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Democrats manage expectations on quick consumer relief from China bill

The legislation is a central piece of Democrats' midterm messaging on fighting inflation, but the impact on prices for cars, computers and refrigerators won't be felt for years.
Image: Shipping containers, China
Stacks of containers to be shipped abroad at the Port of Taicang in east China on June 5, 2019.Ji haixin / Imaginechina via AP file

WASHINGTON — Democratic leaders are vowing to haul oil executives before Congress to grill them about price gouging. They're also holding hearings on rising child care costs and shipping practices that they say are clogging ports and pushing prices higher.

But as congressional Democrats try to preserve their tenuous majority, a sweeping China competitiveness bill has emerged as a key component of their midterm messaging about how Democrats are fighting to combat soaring inflation and provide relief to voters paying record prices for gas, groceries and other goods.

The U.S. Innovation and Competition Act calls for tens of billions of dollars in investments in U.S. semiconductor manufacturing and research to address the chip shortage that has spurred delays and higher prices for cars, computers, smartphones, refrigerators and other products.

Most Republicans have dismissed Democrats’ messaging that the legislation would cut costs — one called it a “campaign election-year slogan.” And even Democrats concede it could take years before consumers see any real benefits from a bill that's aimed at countering China’s economic and geopolitical influence.

“This will help, but the help is not going to be within weeks or months,” Sen. Jack Reed, D-R.I., said this week. “This is going to be a process of getting the bills through and then building the facilities. … It takes a while to build sophisticated production facilities.”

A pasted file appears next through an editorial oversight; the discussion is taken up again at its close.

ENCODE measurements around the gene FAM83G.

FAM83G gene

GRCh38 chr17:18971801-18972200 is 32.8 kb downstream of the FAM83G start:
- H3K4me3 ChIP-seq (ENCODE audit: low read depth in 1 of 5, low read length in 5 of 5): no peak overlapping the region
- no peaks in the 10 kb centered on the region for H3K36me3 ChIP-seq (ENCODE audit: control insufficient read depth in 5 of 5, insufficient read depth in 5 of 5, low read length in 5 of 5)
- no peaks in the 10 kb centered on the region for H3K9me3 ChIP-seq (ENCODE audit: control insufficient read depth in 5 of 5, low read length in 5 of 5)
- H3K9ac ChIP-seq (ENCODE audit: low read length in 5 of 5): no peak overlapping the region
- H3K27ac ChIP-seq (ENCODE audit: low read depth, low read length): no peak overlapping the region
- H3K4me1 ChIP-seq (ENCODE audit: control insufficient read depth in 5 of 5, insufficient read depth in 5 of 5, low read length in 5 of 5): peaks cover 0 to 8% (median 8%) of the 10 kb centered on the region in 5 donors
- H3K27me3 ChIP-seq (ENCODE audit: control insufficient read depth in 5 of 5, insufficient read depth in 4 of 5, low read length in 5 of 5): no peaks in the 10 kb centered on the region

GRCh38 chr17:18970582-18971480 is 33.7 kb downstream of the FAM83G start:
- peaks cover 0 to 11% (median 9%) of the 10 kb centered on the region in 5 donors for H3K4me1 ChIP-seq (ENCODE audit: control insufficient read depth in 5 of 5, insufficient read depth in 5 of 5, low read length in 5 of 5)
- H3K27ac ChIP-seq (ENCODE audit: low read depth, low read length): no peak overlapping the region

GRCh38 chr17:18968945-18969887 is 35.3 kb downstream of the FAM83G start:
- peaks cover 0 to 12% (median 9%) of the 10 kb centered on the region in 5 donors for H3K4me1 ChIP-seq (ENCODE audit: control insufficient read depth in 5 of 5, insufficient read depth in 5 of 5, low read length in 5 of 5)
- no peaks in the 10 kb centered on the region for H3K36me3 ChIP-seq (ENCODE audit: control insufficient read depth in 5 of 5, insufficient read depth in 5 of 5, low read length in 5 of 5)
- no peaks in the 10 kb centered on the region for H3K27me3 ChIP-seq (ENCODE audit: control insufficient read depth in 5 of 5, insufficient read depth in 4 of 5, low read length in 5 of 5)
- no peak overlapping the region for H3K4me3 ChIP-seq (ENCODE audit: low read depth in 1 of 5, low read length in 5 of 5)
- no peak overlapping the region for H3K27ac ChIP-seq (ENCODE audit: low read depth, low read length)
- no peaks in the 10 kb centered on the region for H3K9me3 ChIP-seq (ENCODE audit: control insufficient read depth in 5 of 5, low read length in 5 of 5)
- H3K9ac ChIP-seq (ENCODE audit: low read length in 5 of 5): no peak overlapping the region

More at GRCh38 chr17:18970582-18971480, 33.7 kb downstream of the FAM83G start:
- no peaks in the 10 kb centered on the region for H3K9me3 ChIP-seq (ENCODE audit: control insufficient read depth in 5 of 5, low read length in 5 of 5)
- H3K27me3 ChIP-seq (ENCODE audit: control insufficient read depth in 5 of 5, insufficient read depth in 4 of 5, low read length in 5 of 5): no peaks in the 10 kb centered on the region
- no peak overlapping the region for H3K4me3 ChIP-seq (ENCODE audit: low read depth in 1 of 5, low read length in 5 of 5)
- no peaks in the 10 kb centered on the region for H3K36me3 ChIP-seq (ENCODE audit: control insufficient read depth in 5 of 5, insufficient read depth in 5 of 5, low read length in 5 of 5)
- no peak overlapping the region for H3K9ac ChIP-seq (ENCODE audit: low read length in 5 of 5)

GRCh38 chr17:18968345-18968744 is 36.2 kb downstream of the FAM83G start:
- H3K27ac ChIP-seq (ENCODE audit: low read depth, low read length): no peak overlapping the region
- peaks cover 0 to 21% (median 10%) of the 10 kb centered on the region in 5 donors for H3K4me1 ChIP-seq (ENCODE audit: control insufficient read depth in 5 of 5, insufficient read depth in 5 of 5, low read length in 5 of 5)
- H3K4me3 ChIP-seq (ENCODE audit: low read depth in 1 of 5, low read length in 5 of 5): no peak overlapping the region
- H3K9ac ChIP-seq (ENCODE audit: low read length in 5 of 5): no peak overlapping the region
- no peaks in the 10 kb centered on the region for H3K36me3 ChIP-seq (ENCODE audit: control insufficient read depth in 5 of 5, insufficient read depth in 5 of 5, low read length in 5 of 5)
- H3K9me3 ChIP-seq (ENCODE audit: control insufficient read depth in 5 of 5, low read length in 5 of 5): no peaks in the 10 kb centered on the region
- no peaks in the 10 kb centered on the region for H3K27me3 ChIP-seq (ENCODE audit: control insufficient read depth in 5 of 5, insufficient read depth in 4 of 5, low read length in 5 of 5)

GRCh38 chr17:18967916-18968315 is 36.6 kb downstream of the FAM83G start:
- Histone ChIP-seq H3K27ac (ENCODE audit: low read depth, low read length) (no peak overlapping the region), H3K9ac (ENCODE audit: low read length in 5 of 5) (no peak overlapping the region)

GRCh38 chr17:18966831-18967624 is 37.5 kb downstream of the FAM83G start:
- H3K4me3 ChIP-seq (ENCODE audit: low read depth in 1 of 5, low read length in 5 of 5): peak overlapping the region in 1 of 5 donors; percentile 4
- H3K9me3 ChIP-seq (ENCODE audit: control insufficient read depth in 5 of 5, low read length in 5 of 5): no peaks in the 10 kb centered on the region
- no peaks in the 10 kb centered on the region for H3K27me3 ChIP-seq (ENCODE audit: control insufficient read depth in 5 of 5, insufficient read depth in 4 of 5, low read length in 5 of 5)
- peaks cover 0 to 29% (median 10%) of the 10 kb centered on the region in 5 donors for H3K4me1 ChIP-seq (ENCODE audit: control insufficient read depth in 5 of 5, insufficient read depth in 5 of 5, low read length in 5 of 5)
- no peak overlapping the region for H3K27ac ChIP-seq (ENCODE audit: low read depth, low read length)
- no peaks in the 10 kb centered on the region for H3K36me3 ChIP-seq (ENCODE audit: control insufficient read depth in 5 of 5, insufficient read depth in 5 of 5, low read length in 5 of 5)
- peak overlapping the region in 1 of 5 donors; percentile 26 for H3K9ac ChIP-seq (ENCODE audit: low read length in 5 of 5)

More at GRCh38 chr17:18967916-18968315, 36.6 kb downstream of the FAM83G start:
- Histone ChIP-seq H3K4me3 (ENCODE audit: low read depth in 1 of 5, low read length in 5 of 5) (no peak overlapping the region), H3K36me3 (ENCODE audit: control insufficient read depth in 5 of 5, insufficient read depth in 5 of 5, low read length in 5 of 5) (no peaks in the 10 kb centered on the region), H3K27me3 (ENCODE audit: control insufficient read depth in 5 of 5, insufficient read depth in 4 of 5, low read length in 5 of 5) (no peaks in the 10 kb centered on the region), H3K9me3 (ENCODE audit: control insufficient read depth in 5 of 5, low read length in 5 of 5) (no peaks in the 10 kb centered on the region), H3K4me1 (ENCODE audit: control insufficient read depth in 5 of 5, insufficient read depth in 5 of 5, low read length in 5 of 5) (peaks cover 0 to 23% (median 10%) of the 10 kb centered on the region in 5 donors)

Sen. Chris Van Hollen of Maryland, who previously led campaign operations for both Senate and House Democrats, argued that the legislation would cut the cost of goods that have been delayed by strains on supply chains.

“I don’t think anyone’s arguing that this is going to take place overnight,” Van Hollen said in an interview, “but it will reduce the cost of lots of goods over a period of time.”

Backed by President Joe Biden, the $250 billion innovation bill is slowly winding its way through the legislative process. In June, the Senate passed its version of the bill — authored by Majority Leader Chuck Schumer, D-N.Y., and Todd Young, R-Ind. — in a big, bipartisan 68-32 vote, with 19 Republicans joining all but one Democrat.

Then, last month, House Democrats pushed through a partisan version, the America Competes Act, a much broader bill that includes climate change and labor provisions favored by liberals.

This week, the Senate is taking the first steps toward creating a House-Senate conference committee whose negotiators will try to hammer out key differences between the rival bills.

Support appears to be growing slightly: Two additional Republicans, Sens. Bill Cassidy of Louisiana and Jerry Moran of Kansas, voted to move the process forward this week after having opposed the measure last year.

Young, who is likely to win a spot on the conference committee, is aiming for a House-Senate deal by the Fourth of July, although the timeline could slip to just before the August congressional recess.